Blue Whale: British children as young as seven at risk from online suicide 'game'

British children as young as seven know about an internet 'game' which encourages them to kill themselves, according to an online safety expert.

Blue Whale sees young people perform a set number of tasks, the last of which is deadly.

The 'game' began in Russia several years ago and around 130 youngsters are believed to have taken their own lives in the country since then.

It is spread on social media and there are concerns that British children as young as seven may now also be at risk.

:: Blue Whale death game leaves trail of misery

Online child protection specialist Jonathan Taylor told Sky News: "Last week I was in a primary school and a Year 3 pupil, a boy, asked me about it.

"I would not be speaking to primary school children about Blue Whale but they know about it. When I asked who else had heard about this you had 20 hands go up.

"The children are talking about Blue Whale. They may not know exactly what they are talking about but the curiosity of a child ... they may then go on to the internet to see what they can do."

Most of the fatalities of Blue Whale have been in Russia but there are also reports of incidents in Ukraine, Estonia, Kenya, Brazil and Argentina.

A case has also been reported in Ireland and, earlier this year, Devon and Cornwall police tweeted a warning for young people to be aware of the risks.

Psychotherapist Noel Bell said: "Whilst we rationally might think how could anyone fall for such ridiculous requests and end up in such a dire situation, the fact is they pick vulnerable people.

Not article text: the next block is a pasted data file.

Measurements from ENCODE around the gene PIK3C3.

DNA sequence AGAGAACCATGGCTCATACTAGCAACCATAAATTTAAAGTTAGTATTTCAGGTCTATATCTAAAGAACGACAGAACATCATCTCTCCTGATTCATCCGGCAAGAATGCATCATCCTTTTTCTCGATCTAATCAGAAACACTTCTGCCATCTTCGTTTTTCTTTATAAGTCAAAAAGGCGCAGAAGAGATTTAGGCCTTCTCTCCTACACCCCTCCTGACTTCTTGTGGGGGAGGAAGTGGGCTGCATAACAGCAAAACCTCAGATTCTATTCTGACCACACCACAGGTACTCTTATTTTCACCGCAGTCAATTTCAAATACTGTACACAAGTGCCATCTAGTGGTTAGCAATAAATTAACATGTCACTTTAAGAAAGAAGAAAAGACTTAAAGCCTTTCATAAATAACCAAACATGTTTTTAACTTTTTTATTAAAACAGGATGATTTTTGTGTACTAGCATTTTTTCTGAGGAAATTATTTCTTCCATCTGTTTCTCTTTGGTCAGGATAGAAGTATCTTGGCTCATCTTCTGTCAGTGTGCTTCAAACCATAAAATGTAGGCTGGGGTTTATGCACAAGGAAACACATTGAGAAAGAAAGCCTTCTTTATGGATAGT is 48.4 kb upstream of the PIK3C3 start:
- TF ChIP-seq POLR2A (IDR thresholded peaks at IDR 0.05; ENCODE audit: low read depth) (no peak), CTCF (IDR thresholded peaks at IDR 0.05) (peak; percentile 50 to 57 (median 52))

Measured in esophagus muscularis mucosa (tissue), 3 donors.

"It is through that vulnerability that people become susceptible to committing self-harm."

The NSPCC's head of young campaigners, Emily Cherry, said: "It's really important to emphasise the role of parents in having regular early conversations around the online world with their children."

She also said social media providers and the online industry should be "stepping up their game to make sure we're keeping children safe online".

Russian first-year university student Oleg Kapaev told Sky News he started playing Blue Whale when he was bored.

Before long he was given the 'task' of jumping off a 20-storey building. He said: "I didn't feel like I needed to kill myself. I felt I needed to complete the task.

"I only had this thought in my head - that I need to complete the task."

Oleg's parents found out what he was planning and managed to save him.

:: If you feel affected by the issues in this article, click here to contact the Samaritans in the UK or call 116 123.

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